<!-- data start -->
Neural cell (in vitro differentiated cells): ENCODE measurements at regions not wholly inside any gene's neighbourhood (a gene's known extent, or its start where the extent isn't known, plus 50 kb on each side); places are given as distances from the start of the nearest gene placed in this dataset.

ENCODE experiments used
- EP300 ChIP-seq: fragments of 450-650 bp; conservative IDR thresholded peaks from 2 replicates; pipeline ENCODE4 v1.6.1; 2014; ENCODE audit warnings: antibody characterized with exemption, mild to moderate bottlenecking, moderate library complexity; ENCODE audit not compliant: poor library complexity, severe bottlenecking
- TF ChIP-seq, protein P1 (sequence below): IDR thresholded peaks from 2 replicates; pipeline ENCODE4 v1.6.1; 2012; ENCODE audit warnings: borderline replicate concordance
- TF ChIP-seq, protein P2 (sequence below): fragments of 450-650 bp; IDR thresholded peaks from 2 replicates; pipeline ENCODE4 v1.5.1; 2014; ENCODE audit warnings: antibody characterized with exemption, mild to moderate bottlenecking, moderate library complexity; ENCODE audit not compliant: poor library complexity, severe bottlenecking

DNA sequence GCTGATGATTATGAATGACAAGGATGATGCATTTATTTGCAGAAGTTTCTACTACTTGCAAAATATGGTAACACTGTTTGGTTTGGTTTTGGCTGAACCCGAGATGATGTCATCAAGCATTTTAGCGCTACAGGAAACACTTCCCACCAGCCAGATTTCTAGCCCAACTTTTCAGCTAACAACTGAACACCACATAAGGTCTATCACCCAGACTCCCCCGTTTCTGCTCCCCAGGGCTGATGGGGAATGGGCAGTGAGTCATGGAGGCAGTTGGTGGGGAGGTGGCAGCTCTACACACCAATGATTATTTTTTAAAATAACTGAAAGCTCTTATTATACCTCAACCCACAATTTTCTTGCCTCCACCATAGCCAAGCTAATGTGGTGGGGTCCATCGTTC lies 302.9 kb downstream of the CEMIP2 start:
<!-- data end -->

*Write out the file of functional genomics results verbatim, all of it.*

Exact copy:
Neural cell (in vitro differentiated cells): ENCODE measurements at regions not wholly inside any gene's neighbourhood (a gene's known extent, or its start where the extent isn't known, plus 50 kb on each side); places are given as distances from the start of the nearest gene placed in this dataset.

ENCODE experiments used
- EP300 ChIP-seq: fragments of 450-650 bp; conservative IDR thresholded peaks from 2 replicates; pipeline ENCODE4 v1.6.1; 2014; ENCODE audit warnings: antibody characterized with exemption, mild to moderate bottlenecking, moderate library complexity; ENCODE audit not compliant: poor library complexity, severe bottlenecking
- TF ChIP-seq, protein P1 (sequence below): IDR thresholded peaks from 2 replicates; pipeline ENCODE4 v1.6.1; 2012; ENCODE audit warnings: borderline replicate concordance
- TF ChIP-seq, protein P2 (sequence below): fragments of 450-650 bp; IDR thresholded peaks from 2 replicates; pipeline ENCODE4 v1.5.1; 2014; ENCODE audit warnings: antibody characterized with exemption, mild to moderate bottlenecking, moderate library complexity; ENCODE audit not compliant: poor library complexity, severe bottlenecking

DNA sequence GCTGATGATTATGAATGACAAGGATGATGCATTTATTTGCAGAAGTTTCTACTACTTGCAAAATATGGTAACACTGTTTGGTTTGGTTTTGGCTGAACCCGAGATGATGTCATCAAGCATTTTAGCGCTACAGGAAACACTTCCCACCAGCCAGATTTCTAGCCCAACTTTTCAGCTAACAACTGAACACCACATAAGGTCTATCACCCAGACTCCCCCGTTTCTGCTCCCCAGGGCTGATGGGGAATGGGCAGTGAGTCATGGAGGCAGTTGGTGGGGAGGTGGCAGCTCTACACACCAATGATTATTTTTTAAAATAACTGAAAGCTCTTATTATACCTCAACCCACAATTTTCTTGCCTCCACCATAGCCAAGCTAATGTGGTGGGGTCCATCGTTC lies 302.9 kb downstream of the CEMIP2 start: